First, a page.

• Networks are commonly thought to comprise the interconnection and interoperation of clients, servers, and intermediary nodes in a graph topology. It should be noted that the term “server” as used throughout this application refers generally to a computer, other device, program, or combination thereof that processes and responds to the requests of remote users across a communications network. Servers serve their information to requesting “clients.” The term “client” as used herein refers generally to a computer, program, other device, user and/or combination thereof that is capable of processing and making requests and obtaining and processing any responses from servers across a communications network. A computer, other device, program, or combination thereof that facilitates, processes information and requests, and/or furthers the passage of information from a source user to a destination user is commonly referred to as a “node.” Networks are generally thought to facilitate the transfer of information from source points to destinations. A node specifically tasked with furthering the passage of information from a source to a destination is commonly called a “router.” There are many forms of networks such as Local Area Networks (LANs), Pico networks, Wide Area Networks (WANs), Wireless Networks (WLANs), etc. For example, the Internet is generally accepted as being an interconnection of a multitude of networks whereby remote clients and servers may access and interoperate with one another.
  • The DCB controller 801 may be based on computer systems that may comprise, but are not limited to, components such as: a computer systemization 802 connected to memory 829.
  • Computer Systemization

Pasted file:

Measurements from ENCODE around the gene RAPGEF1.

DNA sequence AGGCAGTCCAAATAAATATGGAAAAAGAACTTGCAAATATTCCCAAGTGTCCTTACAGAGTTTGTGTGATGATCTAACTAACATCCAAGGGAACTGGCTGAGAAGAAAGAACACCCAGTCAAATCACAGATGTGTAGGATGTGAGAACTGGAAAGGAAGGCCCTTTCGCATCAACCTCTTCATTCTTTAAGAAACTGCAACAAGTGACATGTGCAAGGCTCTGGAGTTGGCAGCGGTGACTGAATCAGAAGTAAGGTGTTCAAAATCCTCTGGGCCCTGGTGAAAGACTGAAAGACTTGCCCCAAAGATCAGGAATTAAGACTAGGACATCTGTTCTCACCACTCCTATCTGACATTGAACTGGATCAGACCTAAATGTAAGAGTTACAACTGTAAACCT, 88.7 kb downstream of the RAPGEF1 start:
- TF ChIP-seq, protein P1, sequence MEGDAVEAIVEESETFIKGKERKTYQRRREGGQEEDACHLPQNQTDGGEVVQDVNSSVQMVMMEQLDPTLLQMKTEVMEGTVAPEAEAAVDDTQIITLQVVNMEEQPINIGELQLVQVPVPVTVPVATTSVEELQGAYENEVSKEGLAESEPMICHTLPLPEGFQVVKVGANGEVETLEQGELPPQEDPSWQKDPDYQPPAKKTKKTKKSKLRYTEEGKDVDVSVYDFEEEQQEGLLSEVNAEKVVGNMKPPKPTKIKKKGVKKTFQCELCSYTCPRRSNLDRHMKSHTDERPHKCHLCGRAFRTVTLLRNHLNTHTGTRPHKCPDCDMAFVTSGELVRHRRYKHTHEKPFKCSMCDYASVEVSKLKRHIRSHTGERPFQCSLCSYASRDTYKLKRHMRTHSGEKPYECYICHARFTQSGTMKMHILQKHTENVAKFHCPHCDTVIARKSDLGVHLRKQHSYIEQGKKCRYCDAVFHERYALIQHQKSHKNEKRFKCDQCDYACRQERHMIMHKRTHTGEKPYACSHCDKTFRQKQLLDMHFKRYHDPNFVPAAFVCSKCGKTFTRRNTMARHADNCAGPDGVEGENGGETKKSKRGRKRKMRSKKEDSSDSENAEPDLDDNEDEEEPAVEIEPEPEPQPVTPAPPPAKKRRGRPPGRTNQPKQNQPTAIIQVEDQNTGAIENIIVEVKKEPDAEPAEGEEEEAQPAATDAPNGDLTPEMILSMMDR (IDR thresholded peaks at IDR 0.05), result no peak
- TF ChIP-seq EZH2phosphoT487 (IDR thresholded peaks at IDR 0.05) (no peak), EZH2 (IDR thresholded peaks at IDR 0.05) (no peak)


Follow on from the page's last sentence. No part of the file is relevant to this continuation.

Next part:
• A computer systemization 802 may comprise a clock 830, central processing unit (“CPU(s)” and/or “processor(s)” (these terms are used interchangeable throughout the disclosure unless noted to the contrary)) 803, a memory 829 (e.g., a read only memory (ROM) 806, a random access memory (RAM) 805, etc.), and/or an interface bus 807, and most frequently, although not necessarily, are all interconnected and/or communicating through a system bus 804 on one or more (mother)board(s) 802 having conductive and/or otherwise transportive circuit pathways through which instructions (e.g., binary encoded signals) may travel to effectuate communications, operations, storage, etc. The computer systemization may be connected to a power source 886; e.g., optionally the power source may be internal. Optionally, a cryptographic processor 826 and/or transceivers (e.g., ICs) 874 may be connected to the system bus. In another embodiment, the cryptographic processor and/or transceivers may be connected as either internal and/or external peripheral devices 812 via the interface bus I/O. In turn, the transceivers may be connected to antenna(s) 875, thereby effectuating wireless transmission and reception of various communication and/or sensor protocols; for example the antenna(s) may connect to: a Texas Instruments WiLink WL1283 transceiver chip (e.g., providing 802.11n, Bluetooth 3.0, FM, global positioning system (GPS) (thereby allowing DCB controller to determine its location)); Broadcom BCM4329FKUBG transceiver chip (e.g., providing 802.11n, Bluetooth 2.1+EDR, FM, etc.); a Broadcom BCM4750IUB8 receiver chip (e.g., GPS); an Infineon Technologies X-Gold 618-PMB9800 (e.g., providing 2G/3G HSDPA/HSUPA communications); and/or the like. The system clock typically has a crystal oscillator and generates a base signal through the computer systemization's circuit pathways. The clock is typically coupled to the system bus and various clock multipliers that will increase or decrease the base operating frequency for other components interconnected in the computer systemization. The clock and various components in a computer systemization drive signals embodying information throughout the system. Such transmission and reception of instructions embodying information throughout a computer systemization may be commonly referred to as communications. These communicative instructions may further be transmitted, received, and the cause of return and/or reply communications beyond the instant computer systemization to: communications networks, input devices, other computer systemizations, peripheral devices, and/or the like. It should be understood that in alternative embodiments, any of the above components may be connected directly to one another, connected to the CPU, and/or organized in numerous variations employed as exemplified by various computer systems.